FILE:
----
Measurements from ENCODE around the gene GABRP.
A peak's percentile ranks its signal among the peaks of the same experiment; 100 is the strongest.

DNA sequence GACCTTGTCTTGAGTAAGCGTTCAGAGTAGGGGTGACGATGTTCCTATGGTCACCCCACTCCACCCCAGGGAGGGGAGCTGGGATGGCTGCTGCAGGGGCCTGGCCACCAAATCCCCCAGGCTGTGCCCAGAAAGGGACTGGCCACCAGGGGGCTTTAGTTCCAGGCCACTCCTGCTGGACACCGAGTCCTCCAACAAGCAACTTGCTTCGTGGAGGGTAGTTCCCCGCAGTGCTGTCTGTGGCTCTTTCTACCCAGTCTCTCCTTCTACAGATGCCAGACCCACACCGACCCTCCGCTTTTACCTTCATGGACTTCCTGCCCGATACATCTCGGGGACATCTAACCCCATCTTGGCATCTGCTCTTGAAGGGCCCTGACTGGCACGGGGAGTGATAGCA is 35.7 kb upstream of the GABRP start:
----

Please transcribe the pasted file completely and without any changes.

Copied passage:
Measurements from ENCODE around the gene GABRP.
A peak's percentile ranks its signal among the peaks of the same experiment; 100 is the strongest.

DNA sequence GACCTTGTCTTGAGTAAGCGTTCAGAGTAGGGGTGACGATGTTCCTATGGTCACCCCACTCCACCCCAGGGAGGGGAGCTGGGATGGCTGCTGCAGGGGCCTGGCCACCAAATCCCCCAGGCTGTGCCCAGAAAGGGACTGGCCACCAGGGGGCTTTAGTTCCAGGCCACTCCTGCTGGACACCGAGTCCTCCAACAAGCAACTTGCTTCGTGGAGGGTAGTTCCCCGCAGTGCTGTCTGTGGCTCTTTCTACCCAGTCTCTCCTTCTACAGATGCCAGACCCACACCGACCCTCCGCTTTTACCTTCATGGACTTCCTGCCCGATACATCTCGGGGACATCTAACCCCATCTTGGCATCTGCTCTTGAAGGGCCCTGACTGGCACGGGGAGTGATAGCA is 35.7 kb upstream of the GABRP start: